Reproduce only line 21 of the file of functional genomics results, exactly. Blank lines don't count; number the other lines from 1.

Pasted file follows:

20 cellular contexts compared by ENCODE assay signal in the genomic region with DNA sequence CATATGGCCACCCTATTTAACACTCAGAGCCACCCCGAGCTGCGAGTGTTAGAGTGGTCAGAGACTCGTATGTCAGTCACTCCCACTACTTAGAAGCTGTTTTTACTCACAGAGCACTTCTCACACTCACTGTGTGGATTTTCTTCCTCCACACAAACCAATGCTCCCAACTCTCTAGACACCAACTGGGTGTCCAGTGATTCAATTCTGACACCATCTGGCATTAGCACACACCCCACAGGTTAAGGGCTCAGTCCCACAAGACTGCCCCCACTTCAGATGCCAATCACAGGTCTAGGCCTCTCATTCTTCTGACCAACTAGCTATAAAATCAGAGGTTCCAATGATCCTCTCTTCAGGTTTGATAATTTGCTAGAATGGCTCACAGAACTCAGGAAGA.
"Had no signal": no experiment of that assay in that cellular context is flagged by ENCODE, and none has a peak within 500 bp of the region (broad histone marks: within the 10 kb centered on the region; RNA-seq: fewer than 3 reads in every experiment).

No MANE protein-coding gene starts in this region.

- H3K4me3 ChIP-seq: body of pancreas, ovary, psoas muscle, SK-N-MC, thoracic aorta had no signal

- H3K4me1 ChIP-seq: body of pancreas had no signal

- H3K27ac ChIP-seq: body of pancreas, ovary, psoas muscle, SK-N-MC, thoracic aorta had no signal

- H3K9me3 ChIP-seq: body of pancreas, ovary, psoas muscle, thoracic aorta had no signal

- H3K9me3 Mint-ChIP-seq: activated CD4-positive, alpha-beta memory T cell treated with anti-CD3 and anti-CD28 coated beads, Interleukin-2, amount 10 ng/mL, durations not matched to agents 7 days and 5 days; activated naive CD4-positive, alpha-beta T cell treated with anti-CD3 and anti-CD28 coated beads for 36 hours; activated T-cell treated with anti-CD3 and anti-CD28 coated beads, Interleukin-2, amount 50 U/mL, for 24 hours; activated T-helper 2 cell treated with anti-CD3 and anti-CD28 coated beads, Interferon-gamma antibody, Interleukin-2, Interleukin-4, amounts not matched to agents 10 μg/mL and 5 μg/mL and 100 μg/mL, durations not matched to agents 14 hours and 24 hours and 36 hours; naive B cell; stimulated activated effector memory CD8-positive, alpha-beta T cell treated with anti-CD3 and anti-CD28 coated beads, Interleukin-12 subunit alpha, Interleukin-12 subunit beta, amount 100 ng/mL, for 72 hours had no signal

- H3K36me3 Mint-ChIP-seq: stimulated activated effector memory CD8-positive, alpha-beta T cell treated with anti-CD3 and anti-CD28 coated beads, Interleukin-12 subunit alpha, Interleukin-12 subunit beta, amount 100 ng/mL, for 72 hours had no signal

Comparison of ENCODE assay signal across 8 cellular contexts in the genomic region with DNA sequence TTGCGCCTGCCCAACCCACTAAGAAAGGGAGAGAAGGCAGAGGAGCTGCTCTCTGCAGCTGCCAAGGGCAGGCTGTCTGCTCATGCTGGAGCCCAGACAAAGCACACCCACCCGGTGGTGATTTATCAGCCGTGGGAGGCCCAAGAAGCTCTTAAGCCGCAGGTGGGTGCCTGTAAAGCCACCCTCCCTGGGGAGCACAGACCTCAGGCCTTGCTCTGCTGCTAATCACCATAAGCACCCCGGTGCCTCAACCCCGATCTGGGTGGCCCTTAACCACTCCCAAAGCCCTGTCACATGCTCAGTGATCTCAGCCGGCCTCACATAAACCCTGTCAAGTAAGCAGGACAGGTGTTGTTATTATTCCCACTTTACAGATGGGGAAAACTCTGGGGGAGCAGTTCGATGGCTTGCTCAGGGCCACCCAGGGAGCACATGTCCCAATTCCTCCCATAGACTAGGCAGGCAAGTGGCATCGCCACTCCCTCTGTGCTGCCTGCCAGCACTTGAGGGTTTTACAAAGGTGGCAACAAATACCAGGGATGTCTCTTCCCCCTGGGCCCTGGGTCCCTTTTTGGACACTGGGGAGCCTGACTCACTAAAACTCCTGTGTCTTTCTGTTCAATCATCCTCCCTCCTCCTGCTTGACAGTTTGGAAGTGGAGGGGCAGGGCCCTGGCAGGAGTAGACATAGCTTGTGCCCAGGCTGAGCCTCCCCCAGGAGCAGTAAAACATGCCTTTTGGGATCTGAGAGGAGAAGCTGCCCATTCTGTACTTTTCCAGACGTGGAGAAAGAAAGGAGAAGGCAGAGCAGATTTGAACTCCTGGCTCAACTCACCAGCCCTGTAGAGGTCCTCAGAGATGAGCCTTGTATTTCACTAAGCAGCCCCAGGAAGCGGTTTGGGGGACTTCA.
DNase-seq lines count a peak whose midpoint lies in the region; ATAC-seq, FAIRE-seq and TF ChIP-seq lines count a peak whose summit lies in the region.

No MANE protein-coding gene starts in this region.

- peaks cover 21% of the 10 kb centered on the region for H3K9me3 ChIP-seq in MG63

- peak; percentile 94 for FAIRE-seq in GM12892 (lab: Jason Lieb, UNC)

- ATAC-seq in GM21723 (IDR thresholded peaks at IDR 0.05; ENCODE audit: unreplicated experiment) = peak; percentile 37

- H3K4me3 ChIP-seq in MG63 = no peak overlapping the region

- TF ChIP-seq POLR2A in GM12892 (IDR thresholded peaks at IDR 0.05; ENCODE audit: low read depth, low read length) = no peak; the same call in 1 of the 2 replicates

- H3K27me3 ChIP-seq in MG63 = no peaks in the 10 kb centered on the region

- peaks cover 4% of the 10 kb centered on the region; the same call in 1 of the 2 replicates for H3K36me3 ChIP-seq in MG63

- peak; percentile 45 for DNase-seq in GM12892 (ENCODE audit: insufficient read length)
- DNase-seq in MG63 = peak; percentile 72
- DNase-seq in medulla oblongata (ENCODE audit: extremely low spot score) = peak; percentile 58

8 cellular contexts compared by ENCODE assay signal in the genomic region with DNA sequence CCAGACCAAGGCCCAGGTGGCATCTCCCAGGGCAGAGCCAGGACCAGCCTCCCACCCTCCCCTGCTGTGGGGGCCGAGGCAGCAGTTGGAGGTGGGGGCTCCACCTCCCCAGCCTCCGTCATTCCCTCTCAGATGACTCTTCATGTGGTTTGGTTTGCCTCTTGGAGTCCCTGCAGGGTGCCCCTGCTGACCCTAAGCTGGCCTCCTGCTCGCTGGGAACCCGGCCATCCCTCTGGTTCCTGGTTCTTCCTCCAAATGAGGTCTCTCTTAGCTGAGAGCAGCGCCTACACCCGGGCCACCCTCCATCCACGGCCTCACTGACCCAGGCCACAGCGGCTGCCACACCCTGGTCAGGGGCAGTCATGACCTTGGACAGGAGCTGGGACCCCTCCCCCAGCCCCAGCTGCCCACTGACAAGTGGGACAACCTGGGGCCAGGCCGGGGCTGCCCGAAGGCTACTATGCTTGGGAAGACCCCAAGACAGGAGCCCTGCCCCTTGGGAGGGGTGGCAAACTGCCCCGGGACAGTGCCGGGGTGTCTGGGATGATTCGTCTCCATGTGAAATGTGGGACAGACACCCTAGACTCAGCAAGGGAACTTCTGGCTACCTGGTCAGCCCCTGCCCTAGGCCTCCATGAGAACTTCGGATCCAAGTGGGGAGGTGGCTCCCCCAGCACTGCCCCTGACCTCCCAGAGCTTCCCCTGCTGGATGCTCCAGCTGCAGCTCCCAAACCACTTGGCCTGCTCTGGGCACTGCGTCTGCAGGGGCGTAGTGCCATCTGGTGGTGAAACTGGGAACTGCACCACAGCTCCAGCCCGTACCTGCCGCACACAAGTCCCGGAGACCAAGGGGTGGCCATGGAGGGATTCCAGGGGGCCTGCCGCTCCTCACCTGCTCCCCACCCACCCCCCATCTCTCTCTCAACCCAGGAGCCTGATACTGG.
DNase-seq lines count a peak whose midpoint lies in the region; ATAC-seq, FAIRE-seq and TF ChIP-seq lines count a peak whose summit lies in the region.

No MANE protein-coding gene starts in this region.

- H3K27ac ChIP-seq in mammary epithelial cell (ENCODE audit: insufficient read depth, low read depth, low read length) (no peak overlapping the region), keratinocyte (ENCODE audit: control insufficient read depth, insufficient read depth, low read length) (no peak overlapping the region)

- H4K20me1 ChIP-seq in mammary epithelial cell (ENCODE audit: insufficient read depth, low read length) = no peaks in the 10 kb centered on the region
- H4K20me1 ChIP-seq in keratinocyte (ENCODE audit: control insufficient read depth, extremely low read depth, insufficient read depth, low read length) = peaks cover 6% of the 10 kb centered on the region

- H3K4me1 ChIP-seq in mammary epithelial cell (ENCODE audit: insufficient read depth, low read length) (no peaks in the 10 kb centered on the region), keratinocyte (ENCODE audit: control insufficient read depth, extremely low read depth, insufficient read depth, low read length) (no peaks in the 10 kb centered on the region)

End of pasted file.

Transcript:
- DNase-seq in MG63 = peak; percentile 72